AN AMALGAMATION of an infant and junior school has been highlighted as the reason for a decline in quality and outcomes, Ofsted inspectors have reported.

Vigo Primary School, in Vigo Road, Andover, was visited by Ofsted on May 22 in its first inspection following the amalgamation in September 2016, and was graded as 'requires improvement'.

The report, published on June 17, said: “The school has been through a time of turbulence in leadership due to the amalgamation of the infant and junior schools. This has affected the quality of provision and outcomes.

“Numerous changes in staff, including at senior leadership level, have hampered improvements since the amalgamation of the infant and junior school.

“Previously inaccurate assessments of pupils’ progress led to a significant drop in pupil outcomes.”

The quality of teaching was found to be “weak over time” which has resulted in “significant gaps in pupils’ learning”. Although some teaching was found to be good, with some classrooms said to have a “calm, purposeful atmosphere”.

The new headteacher, Julie Bray, was said to be “working tirelessly to establish a shared vision” and had “shown a strong determination to bring about improvements and provide the best possible provision and outcomes for pupils”.

However, the report said it is “too soon for her improved systems to have ensured consistently good teaching, learning and assessment across the school”.

It added: “Initiatives, by new leaders, to improve the quality of teaching and outcomes in reading, writing and mathematics still need time to embed. However, improvements seen demonstrate leaders’ capacity to improve the school further.”

The Ofsted inspector found that staff morale is high, and that staff “speak positively of the impact of the new headteacher despite the significant and, at times, rapid changes”.

Most of the middle and subject leaders are relatively new to their role, and the report said they are “passionate and determined to secure improvement”.

The headteacher said in a statement: "We were pleased to receive our recent Ofsted report and to see that the positive changes we are making at Vigo were recognised by the inspectors.

"The report rightly points out that many members of the school’s leadership team are new and that this meant it was too early for them to see the positive results from the changes we are bringing. However, they highlighted that the school is in a 'strong position to secure further improvements'.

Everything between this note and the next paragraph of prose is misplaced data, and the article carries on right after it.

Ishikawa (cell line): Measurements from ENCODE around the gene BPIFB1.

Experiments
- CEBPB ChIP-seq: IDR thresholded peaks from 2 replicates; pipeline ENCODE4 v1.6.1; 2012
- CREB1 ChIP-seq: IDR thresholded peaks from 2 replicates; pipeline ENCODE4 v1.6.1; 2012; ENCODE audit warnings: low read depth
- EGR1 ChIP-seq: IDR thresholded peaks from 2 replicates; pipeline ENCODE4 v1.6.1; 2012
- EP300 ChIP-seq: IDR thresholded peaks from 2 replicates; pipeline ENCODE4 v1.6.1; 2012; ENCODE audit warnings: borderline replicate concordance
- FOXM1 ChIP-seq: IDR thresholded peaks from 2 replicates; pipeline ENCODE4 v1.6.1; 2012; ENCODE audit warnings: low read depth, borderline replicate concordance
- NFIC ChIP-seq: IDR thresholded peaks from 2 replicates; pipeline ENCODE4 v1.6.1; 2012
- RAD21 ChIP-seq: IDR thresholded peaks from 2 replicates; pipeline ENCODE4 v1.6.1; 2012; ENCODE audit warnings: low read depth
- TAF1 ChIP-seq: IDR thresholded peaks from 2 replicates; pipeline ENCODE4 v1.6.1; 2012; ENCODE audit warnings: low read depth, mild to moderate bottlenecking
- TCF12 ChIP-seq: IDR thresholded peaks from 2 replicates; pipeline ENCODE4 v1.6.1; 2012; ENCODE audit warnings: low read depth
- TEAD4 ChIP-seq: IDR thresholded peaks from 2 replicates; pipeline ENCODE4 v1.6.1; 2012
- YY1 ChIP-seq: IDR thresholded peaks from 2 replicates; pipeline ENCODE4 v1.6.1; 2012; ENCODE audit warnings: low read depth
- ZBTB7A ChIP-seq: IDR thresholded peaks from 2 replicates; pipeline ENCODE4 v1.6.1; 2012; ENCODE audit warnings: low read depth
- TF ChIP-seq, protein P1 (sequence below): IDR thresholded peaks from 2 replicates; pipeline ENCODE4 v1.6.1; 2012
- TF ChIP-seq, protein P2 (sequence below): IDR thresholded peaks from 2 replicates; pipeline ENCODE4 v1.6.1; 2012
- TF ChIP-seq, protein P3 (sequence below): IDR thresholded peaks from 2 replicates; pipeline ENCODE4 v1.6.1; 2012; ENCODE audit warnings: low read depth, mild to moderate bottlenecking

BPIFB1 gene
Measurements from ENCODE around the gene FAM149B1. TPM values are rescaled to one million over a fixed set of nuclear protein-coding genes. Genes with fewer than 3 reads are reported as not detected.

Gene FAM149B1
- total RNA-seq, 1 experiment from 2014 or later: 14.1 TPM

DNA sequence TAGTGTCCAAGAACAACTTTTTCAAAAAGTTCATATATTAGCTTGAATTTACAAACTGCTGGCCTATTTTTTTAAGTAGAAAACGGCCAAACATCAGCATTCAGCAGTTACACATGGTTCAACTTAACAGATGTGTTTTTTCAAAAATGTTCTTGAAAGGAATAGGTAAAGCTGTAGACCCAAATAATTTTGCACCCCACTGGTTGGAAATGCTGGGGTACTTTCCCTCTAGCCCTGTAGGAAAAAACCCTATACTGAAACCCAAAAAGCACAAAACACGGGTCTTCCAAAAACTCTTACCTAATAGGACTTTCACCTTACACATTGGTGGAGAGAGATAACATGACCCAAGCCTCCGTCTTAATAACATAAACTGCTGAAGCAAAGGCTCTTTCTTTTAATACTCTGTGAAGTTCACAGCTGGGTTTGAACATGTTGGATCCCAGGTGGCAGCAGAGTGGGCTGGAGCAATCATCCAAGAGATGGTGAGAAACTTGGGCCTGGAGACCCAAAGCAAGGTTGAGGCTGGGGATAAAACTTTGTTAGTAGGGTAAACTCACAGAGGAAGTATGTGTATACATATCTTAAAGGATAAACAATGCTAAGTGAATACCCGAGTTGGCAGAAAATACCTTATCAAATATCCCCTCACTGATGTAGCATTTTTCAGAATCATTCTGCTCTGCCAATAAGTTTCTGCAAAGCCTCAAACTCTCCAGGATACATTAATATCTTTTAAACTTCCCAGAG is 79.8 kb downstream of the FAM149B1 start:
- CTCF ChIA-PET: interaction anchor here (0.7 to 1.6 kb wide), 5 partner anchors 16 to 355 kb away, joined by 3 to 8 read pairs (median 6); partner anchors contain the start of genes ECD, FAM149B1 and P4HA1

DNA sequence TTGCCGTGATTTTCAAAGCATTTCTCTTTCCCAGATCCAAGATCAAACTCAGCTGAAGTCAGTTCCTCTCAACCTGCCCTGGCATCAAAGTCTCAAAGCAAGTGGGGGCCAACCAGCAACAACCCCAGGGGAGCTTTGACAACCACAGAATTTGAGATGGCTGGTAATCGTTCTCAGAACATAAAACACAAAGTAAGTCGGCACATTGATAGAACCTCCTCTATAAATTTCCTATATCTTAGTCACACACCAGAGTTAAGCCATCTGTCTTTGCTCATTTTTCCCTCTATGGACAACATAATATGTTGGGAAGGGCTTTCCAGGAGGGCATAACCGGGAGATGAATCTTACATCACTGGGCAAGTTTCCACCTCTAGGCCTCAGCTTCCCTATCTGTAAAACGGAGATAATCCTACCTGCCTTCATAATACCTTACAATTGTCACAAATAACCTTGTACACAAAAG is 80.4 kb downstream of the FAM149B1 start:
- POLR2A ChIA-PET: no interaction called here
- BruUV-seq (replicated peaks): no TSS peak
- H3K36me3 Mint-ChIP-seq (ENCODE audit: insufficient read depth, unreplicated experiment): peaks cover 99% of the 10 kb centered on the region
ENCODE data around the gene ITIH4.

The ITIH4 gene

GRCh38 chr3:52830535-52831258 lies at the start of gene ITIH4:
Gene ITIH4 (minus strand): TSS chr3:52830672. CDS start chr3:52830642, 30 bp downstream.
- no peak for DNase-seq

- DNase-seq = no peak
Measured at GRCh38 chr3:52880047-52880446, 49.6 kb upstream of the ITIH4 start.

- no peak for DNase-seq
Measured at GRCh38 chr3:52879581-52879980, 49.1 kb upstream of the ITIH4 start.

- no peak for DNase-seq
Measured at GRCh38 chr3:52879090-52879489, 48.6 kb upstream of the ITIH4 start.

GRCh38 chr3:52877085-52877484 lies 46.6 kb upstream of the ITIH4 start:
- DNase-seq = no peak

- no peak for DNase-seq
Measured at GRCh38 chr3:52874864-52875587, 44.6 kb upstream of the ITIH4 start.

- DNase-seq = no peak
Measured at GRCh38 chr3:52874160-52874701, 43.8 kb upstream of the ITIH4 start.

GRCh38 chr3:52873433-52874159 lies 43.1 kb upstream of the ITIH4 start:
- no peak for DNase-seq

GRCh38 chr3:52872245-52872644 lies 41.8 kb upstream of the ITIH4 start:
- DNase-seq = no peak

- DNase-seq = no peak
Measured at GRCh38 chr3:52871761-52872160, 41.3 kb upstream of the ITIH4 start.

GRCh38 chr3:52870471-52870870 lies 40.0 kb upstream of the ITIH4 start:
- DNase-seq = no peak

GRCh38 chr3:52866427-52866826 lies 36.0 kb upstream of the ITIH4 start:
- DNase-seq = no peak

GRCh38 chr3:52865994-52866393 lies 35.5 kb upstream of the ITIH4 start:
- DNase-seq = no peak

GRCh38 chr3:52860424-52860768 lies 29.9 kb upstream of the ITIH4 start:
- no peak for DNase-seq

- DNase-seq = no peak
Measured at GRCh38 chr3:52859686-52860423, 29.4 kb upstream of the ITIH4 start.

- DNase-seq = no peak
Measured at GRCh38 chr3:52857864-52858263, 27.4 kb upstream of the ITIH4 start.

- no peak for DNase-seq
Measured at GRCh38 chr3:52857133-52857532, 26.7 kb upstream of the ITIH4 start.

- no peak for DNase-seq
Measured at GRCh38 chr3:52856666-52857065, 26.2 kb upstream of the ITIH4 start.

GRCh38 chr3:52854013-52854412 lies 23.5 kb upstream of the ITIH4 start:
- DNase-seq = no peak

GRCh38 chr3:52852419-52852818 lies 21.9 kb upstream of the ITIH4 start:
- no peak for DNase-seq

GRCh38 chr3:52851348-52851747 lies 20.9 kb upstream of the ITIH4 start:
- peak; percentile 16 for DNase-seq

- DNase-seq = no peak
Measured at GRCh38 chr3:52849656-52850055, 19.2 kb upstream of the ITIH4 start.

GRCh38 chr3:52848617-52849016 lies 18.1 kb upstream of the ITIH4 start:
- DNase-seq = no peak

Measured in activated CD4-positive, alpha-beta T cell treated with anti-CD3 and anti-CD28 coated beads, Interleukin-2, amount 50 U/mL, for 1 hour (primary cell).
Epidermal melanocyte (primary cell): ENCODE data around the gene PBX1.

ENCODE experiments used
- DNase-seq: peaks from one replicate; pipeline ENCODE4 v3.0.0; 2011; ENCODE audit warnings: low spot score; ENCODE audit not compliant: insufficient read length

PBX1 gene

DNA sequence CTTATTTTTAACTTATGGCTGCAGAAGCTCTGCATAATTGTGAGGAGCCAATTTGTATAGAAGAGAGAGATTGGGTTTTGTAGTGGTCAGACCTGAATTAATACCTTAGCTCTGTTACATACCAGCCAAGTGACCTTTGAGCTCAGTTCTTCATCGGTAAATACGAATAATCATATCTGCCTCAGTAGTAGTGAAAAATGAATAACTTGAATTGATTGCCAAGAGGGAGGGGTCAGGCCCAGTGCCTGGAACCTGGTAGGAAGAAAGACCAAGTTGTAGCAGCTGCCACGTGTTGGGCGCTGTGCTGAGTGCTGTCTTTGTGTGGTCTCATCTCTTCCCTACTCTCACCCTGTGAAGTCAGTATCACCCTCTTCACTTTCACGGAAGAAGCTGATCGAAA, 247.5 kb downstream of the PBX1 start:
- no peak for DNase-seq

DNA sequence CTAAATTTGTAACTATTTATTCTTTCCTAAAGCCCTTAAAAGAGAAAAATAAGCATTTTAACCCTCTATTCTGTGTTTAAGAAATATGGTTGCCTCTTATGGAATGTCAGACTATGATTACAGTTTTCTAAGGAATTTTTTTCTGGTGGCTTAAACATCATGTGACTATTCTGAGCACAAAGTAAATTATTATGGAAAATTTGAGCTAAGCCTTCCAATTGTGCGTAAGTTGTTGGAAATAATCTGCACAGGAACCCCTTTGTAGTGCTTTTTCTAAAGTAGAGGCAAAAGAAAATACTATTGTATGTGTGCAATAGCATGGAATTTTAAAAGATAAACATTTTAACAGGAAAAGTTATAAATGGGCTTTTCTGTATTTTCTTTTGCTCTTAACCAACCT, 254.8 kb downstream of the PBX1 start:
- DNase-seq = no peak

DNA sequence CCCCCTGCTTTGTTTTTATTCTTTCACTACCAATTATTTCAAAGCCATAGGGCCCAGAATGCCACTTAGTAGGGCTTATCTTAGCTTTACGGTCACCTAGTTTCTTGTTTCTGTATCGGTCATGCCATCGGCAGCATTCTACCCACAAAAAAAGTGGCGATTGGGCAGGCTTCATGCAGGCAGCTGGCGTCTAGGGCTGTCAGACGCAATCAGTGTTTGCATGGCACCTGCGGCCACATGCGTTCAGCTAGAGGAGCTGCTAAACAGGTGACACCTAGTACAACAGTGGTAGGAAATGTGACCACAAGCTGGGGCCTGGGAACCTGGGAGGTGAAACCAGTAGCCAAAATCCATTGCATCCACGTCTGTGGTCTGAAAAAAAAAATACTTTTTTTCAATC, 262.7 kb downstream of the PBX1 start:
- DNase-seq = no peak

"We are very pleased with how the inspectors identified that the 'welfare of all pupils is paramount' and that we are 'tenacious' in our support for vulnerable pupils.

"As a school we had already identified the areas for improvement reflected in the report and have a robust school improvement plan in place to address those.

"We look forward to welcoming Ofsted back in two years when they can see the impact of the changes we have been making this year."

The school governors were described as “doggedly determined” to improve outcomes for pupils, with the report saying: “To ensure this, they hold leaders to account rigorously.”

Ofsted found teachers were not using assessment of pupils’ work well enough to plan learning, with work not always challenging enough.

The report said: “When teaching does not meet pupils’ needs, they lose focus, show no pride in their work and, sometimes, low-level disruption occurs.”

The report said the welfare of pupils is “paramount”, adding: “There is a strong culture of keeping pupils safe at school. Staff receive regular training and are familiar with the procedures to follow should they have concerns about a pupil.”

A few parents raised concerns about bullying. The inspector said: “Pupils know what bullying is, and told inspectors that bullying was rare but dealt with well by teachers when it occurs.”

Poor outcomes were found in the early years provision, due to weaknesses over time, with outcomes described as “significantly low” in 2018.

However, the new leader was said to have “rapidly gained an accurate overview of the weaknesses in the early years, which her plans are beginning to address”.

The report added: “She has high expectations and a clear vision to develop the early years to ensure the quality of teaching, learning and assessment is good.”